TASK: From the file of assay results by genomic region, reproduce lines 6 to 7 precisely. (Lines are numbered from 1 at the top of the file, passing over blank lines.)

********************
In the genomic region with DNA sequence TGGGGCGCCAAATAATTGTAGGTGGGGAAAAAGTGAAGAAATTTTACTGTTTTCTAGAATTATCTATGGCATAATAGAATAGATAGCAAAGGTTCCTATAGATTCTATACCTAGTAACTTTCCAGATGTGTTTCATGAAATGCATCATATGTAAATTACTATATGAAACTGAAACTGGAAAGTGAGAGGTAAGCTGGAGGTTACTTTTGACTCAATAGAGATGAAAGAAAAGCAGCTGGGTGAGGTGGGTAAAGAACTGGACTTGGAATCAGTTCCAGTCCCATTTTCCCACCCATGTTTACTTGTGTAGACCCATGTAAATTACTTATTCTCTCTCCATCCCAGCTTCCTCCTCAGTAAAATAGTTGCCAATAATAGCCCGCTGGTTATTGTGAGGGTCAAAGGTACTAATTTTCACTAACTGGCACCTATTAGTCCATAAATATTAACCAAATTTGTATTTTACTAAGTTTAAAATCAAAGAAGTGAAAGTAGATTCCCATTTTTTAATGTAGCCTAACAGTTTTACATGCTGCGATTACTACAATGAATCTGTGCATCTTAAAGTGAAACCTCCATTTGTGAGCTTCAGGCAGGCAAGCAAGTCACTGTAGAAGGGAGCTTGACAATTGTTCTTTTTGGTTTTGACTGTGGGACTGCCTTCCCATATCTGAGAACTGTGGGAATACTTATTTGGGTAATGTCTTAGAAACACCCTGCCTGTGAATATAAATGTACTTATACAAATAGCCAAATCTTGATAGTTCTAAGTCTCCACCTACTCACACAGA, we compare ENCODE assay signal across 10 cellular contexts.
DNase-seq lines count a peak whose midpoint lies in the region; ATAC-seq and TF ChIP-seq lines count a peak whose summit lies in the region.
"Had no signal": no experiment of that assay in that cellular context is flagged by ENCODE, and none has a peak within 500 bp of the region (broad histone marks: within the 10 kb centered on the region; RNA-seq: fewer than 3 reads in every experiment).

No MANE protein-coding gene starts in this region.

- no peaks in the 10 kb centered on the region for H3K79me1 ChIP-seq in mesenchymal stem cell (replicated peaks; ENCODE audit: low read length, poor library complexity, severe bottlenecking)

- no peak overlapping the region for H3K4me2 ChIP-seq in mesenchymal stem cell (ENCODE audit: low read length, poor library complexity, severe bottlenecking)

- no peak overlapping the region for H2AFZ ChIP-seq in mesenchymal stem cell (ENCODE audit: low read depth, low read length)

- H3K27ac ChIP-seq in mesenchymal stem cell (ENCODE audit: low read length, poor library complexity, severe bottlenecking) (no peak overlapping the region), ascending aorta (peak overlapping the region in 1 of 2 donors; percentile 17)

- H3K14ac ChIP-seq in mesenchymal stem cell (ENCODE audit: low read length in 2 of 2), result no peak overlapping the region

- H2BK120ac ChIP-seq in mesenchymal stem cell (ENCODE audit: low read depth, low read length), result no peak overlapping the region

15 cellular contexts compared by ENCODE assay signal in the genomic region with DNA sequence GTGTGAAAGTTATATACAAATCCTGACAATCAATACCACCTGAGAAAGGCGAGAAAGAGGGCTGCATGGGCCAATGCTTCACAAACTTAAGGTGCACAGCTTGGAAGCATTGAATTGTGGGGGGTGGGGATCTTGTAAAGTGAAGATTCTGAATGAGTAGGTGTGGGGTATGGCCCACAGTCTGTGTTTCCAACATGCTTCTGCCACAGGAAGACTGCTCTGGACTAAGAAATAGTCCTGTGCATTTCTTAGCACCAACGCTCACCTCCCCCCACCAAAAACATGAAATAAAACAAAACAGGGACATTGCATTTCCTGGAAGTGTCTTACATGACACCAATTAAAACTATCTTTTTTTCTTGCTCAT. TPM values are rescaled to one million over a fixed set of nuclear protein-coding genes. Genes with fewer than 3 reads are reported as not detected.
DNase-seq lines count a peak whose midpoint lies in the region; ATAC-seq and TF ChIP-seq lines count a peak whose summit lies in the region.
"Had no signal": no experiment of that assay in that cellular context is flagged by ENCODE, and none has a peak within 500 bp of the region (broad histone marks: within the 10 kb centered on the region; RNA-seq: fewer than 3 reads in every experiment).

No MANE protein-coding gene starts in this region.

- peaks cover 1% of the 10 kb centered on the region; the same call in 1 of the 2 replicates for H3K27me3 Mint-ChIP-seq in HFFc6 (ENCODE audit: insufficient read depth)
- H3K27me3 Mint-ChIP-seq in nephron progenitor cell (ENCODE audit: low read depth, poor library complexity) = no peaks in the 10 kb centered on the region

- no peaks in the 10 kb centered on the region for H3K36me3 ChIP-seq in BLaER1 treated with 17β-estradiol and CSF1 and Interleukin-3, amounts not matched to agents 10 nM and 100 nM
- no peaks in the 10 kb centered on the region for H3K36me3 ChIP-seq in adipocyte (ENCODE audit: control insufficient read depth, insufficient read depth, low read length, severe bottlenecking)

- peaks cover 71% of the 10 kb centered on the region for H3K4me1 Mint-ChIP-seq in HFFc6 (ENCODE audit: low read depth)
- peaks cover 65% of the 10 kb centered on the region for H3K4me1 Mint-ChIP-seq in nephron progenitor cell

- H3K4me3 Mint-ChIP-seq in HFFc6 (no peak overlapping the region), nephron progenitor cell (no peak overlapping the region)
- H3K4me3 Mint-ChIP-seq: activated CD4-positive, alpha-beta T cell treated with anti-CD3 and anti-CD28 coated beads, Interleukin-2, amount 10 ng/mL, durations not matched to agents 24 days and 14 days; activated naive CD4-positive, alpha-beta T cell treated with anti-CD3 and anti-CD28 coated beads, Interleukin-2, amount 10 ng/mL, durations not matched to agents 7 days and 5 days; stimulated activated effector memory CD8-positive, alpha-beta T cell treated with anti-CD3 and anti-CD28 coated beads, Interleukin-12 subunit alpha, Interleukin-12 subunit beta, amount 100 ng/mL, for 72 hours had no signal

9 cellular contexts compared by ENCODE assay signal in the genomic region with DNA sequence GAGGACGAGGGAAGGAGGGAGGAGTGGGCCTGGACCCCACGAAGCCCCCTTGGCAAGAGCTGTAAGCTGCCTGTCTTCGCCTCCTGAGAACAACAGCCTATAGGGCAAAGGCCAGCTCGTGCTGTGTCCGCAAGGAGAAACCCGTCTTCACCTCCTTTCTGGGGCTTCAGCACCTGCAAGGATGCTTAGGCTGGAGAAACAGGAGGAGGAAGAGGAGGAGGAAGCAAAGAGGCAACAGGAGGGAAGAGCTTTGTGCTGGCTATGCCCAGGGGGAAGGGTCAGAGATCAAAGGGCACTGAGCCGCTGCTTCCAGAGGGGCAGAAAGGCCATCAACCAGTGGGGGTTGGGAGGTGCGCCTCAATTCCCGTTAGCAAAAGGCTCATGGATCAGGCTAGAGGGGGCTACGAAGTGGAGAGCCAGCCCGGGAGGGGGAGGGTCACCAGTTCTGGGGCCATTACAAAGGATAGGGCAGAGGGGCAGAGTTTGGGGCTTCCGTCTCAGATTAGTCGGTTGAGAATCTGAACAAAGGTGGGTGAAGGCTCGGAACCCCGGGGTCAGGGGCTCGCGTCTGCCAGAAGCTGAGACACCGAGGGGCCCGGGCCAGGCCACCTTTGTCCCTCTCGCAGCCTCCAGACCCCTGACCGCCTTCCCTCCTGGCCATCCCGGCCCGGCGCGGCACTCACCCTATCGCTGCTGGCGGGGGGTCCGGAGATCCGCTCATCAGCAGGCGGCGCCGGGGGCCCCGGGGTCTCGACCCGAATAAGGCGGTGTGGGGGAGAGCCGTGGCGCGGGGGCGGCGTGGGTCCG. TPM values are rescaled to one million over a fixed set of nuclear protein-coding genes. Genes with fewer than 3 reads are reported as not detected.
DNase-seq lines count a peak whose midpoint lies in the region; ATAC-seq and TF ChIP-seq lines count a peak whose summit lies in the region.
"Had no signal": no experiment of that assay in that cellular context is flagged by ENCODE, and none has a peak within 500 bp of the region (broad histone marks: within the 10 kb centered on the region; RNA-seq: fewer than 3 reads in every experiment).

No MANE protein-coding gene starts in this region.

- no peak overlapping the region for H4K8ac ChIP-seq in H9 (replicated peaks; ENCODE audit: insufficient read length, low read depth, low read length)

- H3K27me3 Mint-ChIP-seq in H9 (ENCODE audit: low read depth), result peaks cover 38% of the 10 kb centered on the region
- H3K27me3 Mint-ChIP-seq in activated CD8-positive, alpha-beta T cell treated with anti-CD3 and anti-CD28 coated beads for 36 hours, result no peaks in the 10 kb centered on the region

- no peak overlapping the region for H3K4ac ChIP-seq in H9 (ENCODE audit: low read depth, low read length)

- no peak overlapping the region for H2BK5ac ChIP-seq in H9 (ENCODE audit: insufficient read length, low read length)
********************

- no peak overlapping the region for H3K4me2 ChIP-seq in mesenchymal stem cell (ENCODE audit: low read length, poor library complexity, severe bottlenecking)

- no peak overlapping the region for H2AFZ ChIP-seq in mesenchymal stem cell (ENCODE audit: low read depth, low read length)